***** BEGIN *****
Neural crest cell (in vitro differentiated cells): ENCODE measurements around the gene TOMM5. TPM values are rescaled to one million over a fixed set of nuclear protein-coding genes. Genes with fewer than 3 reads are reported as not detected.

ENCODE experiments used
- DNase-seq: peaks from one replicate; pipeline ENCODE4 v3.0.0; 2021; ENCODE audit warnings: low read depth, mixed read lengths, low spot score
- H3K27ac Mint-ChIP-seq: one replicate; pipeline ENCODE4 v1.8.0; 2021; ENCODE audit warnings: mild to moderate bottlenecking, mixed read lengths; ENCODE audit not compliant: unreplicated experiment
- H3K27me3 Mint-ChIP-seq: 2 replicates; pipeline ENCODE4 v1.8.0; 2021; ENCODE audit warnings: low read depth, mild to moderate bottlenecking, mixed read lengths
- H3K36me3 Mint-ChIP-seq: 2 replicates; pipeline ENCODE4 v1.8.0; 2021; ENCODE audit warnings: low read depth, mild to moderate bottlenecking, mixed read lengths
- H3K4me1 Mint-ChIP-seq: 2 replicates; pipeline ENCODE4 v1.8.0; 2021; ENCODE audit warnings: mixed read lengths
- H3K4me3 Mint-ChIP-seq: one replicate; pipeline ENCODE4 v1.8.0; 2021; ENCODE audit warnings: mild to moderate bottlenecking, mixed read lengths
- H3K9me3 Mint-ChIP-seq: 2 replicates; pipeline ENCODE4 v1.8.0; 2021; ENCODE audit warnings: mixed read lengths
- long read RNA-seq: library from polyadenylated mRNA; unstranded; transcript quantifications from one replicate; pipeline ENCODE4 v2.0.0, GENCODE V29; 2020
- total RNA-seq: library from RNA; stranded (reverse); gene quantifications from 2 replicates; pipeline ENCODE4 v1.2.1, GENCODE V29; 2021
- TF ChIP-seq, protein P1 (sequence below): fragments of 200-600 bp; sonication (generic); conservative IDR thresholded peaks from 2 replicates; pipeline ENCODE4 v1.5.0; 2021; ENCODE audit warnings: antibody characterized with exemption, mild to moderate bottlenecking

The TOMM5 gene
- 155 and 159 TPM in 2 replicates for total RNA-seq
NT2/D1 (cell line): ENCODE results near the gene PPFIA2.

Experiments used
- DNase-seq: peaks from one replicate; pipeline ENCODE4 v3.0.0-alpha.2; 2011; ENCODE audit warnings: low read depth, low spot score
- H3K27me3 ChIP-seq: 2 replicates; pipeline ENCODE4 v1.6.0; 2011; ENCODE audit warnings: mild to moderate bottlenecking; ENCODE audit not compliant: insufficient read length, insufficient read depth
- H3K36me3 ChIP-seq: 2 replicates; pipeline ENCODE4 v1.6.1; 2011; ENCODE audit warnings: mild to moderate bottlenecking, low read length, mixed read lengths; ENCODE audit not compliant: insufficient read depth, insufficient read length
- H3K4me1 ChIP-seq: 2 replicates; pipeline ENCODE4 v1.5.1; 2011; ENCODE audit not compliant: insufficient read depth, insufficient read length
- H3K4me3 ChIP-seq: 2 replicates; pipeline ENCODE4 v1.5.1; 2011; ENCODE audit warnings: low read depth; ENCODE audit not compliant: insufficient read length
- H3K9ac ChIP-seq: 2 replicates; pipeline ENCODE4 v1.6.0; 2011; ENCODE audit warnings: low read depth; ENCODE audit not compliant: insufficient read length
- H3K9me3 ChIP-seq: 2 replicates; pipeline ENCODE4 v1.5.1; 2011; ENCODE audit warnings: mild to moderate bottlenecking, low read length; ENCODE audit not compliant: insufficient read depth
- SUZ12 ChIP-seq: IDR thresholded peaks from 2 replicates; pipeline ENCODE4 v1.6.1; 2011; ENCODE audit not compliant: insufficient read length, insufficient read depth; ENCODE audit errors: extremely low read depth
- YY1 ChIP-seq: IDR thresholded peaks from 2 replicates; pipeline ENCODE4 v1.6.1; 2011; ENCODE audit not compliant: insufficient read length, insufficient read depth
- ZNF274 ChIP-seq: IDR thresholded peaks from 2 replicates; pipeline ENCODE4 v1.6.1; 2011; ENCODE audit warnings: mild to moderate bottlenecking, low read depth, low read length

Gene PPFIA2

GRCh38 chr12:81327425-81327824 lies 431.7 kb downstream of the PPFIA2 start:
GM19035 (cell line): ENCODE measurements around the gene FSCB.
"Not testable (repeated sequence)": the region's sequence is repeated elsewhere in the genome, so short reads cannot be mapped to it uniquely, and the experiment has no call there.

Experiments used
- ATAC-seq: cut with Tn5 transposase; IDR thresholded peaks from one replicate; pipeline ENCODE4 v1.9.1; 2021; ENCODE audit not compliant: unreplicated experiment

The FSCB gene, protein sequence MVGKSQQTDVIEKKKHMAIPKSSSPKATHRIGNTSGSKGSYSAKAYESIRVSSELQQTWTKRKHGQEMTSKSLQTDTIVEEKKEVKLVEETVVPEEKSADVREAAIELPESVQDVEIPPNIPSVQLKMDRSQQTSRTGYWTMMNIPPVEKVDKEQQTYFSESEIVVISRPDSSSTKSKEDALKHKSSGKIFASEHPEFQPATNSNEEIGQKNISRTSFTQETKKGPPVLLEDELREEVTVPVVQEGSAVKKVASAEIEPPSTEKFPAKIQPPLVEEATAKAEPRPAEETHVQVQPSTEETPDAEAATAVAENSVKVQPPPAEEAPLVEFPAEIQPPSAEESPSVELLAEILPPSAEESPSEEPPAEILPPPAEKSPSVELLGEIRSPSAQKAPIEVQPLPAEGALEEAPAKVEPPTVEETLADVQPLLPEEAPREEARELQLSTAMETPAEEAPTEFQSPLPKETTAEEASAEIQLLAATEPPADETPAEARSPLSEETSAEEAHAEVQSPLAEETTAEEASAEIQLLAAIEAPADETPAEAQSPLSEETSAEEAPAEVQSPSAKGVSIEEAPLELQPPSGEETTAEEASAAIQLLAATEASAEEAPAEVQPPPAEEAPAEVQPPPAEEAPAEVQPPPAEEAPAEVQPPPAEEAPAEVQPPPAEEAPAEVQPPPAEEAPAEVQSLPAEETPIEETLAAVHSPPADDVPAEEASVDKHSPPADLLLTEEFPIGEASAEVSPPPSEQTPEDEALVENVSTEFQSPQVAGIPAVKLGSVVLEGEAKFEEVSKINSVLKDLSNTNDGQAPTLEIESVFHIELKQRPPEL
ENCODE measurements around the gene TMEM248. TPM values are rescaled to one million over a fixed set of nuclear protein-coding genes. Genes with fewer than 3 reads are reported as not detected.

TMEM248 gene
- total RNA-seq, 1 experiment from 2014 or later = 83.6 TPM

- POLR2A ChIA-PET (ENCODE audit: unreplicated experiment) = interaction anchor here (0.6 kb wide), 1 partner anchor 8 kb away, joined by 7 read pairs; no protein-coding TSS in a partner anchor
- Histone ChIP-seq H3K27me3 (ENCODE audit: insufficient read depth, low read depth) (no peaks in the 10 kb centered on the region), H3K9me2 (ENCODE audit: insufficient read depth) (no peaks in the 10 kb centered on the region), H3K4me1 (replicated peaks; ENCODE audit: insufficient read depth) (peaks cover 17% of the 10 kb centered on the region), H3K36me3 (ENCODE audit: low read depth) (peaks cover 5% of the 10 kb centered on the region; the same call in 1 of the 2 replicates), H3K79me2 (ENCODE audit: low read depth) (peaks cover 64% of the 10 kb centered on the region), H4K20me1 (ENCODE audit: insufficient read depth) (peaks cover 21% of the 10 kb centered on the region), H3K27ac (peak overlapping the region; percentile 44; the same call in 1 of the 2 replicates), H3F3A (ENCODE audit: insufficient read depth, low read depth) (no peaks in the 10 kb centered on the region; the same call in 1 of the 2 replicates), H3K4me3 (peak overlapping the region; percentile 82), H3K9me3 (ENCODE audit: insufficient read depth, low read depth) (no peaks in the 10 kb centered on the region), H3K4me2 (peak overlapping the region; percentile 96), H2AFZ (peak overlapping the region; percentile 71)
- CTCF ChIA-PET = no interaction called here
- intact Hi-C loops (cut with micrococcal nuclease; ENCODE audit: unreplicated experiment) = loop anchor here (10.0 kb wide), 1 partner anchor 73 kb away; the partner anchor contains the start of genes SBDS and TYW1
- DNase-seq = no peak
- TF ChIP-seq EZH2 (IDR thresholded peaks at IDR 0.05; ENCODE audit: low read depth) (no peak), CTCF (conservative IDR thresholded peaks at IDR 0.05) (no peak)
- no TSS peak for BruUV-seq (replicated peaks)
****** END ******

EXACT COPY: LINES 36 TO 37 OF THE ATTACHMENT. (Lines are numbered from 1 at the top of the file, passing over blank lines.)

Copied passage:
- total RNA-seq, 1 experiment from 2014 or later = 83.6 TPM

- POLR2A ChIA-PET (ENCODE audit: unreplicated experiment) = interaction anchor here (0.6 kb wide), 1 partner anchor 8 kb away, joined by 7 read pairs; no protein-coding TSS in a partner anchor